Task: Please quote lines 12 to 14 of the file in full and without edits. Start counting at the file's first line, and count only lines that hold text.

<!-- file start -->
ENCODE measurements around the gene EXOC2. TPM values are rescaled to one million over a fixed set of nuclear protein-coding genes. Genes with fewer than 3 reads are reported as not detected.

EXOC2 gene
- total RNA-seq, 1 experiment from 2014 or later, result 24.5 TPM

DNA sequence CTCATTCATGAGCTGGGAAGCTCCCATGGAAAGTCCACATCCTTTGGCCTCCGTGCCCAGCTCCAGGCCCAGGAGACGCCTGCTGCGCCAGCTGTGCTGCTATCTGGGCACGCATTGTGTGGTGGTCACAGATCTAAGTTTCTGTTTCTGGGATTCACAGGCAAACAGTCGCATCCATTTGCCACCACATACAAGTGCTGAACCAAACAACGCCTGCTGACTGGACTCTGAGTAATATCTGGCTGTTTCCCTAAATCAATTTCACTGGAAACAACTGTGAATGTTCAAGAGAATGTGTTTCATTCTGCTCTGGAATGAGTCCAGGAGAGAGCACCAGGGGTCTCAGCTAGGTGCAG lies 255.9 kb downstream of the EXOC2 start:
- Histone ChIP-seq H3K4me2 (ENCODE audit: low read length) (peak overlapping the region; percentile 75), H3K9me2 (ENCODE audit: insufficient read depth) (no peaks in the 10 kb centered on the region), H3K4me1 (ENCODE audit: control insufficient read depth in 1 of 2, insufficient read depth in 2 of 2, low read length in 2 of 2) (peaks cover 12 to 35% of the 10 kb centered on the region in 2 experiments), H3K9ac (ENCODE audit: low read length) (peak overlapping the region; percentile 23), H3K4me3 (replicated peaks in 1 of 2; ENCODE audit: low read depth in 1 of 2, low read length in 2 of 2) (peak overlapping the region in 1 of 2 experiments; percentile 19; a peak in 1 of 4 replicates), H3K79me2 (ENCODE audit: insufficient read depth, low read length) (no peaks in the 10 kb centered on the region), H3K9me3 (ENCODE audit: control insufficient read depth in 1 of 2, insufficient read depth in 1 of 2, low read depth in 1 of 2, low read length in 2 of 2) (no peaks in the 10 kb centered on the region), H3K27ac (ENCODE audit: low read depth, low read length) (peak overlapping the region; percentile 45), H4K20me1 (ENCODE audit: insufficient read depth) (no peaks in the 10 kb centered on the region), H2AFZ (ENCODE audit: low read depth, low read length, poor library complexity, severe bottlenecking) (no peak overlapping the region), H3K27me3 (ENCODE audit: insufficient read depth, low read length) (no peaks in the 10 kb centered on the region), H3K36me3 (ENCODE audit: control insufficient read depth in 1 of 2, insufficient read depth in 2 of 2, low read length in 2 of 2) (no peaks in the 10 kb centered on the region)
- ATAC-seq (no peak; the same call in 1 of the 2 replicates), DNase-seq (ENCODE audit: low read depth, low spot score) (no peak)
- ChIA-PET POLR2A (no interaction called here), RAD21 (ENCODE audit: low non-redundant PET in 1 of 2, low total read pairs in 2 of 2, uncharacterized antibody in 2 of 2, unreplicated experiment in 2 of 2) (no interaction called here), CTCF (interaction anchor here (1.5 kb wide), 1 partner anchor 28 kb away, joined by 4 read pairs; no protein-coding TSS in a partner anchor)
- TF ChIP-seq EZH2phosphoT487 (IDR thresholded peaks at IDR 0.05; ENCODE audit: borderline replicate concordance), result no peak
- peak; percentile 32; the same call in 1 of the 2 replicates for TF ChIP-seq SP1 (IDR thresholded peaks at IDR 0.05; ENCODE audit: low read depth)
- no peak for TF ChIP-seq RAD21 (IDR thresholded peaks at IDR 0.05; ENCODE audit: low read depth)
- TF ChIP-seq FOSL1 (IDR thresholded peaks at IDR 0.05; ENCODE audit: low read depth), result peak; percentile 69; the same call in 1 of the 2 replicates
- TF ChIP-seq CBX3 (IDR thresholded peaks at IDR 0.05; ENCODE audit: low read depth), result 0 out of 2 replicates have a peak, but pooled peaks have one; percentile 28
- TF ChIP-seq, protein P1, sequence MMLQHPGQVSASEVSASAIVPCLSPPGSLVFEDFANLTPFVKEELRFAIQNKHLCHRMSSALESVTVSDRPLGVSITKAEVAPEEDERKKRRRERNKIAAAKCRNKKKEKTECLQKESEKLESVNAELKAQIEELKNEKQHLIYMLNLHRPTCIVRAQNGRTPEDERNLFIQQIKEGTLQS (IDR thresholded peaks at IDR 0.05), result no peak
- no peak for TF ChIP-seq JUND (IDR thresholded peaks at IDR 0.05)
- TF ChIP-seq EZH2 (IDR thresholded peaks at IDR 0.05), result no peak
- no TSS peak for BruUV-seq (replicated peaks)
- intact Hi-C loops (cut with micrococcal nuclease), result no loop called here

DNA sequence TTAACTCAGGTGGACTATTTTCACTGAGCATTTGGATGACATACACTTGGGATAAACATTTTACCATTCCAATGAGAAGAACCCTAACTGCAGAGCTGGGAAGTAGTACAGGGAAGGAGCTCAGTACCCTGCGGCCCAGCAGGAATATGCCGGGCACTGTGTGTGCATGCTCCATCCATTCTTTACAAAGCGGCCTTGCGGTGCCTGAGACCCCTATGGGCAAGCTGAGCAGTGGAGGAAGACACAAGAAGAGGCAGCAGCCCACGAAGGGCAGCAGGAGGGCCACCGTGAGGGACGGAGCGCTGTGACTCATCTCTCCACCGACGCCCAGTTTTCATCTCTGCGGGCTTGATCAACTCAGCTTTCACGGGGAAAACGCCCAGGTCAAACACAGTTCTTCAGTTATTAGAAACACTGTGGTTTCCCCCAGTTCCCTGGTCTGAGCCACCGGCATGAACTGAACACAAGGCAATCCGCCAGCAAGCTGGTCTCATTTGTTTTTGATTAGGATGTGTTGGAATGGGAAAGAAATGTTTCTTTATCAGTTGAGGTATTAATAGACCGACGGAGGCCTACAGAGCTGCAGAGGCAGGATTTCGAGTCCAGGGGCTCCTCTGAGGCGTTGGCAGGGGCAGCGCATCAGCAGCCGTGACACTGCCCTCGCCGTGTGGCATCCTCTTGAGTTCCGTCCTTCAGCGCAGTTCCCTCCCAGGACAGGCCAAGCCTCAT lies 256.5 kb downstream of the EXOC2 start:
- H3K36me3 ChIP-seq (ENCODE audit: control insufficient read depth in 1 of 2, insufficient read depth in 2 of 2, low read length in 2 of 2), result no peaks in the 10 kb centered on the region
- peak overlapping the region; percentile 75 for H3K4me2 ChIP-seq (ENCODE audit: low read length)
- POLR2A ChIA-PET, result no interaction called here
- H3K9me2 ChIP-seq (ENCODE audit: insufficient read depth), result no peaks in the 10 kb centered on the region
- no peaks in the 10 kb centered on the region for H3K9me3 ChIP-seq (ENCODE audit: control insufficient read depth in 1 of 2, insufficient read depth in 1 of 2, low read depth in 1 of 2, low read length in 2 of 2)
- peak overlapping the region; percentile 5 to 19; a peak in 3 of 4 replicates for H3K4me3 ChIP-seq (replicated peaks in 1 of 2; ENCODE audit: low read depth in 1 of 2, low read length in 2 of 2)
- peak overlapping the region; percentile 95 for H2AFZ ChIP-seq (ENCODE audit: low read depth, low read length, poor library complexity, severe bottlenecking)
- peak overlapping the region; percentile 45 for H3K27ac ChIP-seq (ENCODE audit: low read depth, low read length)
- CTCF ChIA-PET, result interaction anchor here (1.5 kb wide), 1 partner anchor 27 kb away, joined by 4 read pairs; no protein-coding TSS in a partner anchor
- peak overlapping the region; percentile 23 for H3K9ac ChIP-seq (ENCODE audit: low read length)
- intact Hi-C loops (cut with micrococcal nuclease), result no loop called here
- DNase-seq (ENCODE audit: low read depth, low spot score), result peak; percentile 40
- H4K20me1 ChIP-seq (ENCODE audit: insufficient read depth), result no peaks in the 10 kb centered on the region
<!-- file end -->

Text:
- TF ChIP-seq CBX3 (IDR thresholded peaks at IDR 0.05; ENCODE audit: low read depth), result 0 out of 2 replicates have a peak, but pooled peaks have one; percentile 28
- TF ChIP-seq, protein P1, sequence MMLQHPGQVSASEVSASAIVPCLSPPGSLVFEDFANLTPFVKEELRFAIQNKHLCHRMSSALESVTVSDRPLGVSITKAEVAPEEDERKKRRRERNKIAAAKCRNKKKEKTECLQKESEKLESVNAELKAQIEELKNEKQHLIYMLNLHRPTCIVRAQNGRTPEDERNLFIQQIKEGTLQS (IDR thresholded peaks at IDR 0.05), result no peak
- no peak for TF ChIP-seq JUND (IDR thresholded peaks at IDR 0.05)